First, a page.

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Towards a new routine

WHAT HAD JARRED our comfortable routine in the last year was a feeling of uncertainty on when the curve would flatten, and the acquisition and distribution of the new vaccine. For the latter, there is also the uncertainty of hitting herd (or heard) immunity with surveys showing the low acceptance rate for the vaccine.

Are we going for a new normal to be comfortable with? We are hoping for our new comfort zone amid lockdown levels that promise to lift… and then not yet. The economy too is looking for some comfort.

The “comfort zone” is a combination of routine (waking up without the alarm), manageable expectations (the car will start when you turn the ignition key), self-confidence (yes, your zipper is zipped) and stable relationships (you recognize the person behind the face mask in the office).

The steady rise of unexpected developments (the curve is rising again) can make the quest for equilibrium a losing battle. Did you sign up for the vaccine, whenever it is available and whatever brand gets there first?

Leaving the comfort zone is seldom a self-initiated move. Still, risk-taking is necessary to move up the food chain. Being too comfortable with the status quo for too long can be self-defeating. It means missing out on new opportunities and playing it too safe.

The “comfort zone” refers to indoor temperature where one can enjoy mental and physical well-being. It is an equilibrium state where the body neither sweats nor shivers, estimated to be between 28 to 30 degrees centigrade. Achieving this neither-hot-nor-cold state doesn’t seem to be an ambitious goal.

In the world of the investment analyst, this state of “neither hot nor cold” is called the “Goldilocks state.” Reference is to the tale of the Goldilocks who breaks into the dining table of the bears and sampling the three bowls of porridge of varying temperatures and settling for the bowl that was “just right.” This same exercise for chairs and beds of the three bears is part of the story.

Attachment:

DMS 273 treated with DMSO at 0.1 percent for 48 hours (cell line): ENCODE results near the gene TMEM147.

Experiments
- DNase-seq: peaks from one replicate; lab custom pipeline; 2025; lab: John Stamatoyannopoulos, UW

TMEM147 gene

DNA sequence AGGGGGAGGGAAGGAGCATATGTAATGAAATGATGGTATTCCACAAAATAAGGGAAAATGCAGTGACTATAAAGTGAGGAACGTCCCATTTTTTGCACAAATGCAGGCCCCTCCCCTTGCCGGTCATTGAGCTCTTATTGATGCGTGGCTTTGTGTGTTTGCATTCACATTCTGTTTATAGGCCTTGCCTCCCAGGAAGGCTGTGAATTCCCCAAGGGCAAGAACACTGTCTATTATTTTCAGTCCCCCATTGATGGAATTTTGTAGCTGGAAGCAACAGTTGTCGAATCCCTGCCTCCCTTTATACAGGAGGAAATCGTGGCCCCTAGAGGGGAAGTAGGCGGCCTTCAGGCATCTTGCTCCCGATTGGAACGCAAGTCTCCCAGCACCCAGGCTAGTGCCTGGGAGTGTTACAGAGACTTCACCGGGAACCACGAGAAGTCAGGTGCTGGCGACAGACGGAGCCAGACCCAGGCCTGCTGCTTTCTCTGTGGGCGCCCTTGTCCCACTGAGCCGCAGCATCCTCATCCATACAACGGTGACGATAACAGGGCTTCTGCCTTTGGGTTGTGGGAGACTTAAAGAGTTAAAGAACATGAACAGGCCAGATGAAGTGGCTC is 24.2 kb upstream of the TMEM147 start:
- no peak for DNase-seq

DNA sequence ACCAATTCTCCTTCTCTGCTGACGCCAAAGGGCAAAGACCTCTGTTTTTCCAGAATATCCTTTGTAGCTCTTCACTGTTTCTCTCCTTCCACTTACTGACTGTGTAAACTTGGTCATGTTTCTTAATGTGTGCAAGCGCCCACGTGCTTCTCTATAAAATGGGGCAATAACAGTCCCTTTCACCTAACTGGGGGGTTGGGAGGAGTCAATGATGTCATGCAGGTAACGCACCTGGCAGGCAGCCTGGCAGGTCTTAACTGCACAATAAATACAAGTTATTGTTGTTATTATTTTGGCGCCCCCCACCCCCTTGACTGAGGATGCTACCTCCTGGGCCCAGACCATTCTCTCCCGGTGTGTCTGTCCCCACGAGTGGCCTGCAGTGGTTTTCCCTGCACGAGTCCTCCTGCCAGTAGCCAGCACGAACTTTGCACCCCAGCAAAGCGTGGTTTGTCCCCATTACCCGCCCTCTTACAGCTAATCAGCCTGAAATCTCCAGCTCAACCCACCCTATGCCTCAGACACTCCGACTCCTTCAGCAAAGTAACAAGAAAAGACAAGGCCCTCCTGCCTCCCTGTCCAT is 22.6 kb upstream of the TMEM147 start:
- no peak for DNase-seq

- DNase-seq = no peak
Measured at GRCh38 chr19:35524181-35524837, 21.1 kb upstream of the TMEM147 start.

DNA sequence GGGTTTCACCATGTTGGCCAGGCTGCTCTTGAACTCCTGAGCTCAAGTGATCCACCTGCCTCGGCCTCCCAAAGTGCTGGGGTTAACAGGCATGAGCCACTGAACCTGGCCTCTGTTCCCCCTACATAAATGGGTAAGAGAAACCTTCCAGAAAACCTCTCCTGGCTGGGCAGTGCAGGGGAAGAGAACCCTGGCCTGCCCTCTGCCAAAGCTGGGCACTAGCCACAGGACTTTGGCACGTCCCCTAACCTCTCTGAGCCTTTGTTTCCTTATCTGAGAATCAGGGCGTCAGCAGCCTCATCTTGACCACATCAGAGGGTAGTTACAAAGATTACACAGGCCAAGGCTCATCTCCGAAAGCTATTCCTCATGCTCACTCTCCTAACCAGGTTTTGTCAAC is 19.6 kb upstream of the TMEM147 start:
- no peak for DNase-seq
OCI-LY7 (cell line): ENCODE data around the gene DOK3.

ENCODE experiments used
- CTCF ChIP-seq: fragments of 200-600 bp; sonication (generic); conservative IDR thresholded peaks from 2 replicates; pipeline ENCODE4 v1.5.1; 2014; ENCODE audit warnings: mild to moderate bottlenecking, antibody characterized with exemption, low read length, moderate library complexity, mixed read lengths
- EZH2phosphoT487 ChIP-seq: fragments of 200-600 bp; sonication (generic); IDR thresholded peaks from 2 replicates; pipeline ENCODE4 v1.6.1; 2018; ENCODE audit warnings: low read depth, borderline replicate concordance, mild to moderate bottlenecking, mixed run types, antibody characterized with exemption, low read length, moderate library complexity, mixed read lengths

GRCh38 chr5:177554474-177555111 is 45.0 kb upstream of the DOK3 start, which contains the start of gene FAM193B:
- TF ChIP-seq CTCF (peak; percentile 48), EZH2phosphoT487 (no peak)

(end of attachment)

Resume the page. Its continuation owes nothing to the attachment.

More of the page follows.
The comfort of the equilibrium state is anyway temporary. Even in nature, fledglings are pushed out of their comfortable nest by their well-intentioned mother to force her chicks to try flying out after just comfortably lying around and being fed worms in the nest.

So, being pushed out of a nest, even by those who do not consider your well-being can be a blessing in disguise. After a momentary sense of confusion, the new state (accompanied by a sense of falling) can test the new wings. The exercise can also end with a loud thud and losing consciousness.

Leaving the comfort zone of routine does not always lead to a happy ending.

Even for the truly comfortable, while affliction is not exactly desired, there is the realization that the state of not perspiring and not shivering is not ideal. It invites boredom and a desire for “something more.”

The search for discomfort, or risk-taking, acquires different forms lumped together as signs of a “mid-life crisis.” Usually, in one’s mid-forties after achieving mid-life goals, or accepting that they need to be scaled down, something crazy beckons. It is in this mid-life period (more than halfway through one’s life expectancy) that wild things beckon — he seemed so financially secure and then he bought a food franchise for siomai and ran off with the lead vocalist of a rock band. He liked her tattoos.

Jumping off a bridge is not the suicidal event it seems at first, only an extreme sport, if there is a bungee rope attaching the body to the structure. The choice is not binary then — leaving or staying in the comfort zone. One can leave without having to totally cut off ties to comfort and sanity. Wandering off a little to explore heat or cold can be invigorating. Why else do the tropical natives like to experience snow?

The revised normal may be upon us late this year. Will working again in the office, or a hybrid option of sometimes staying home, bring about a new comfort zone?

The new paradigm may be like a trip to a foreign country where every day is a new city tour. There is still the opportunity to get back to the hotel at the end of the day, and recharge… unless our booking has suddenly been canceled.


Tony Samson is Chairman and CEO, TOUCH xda

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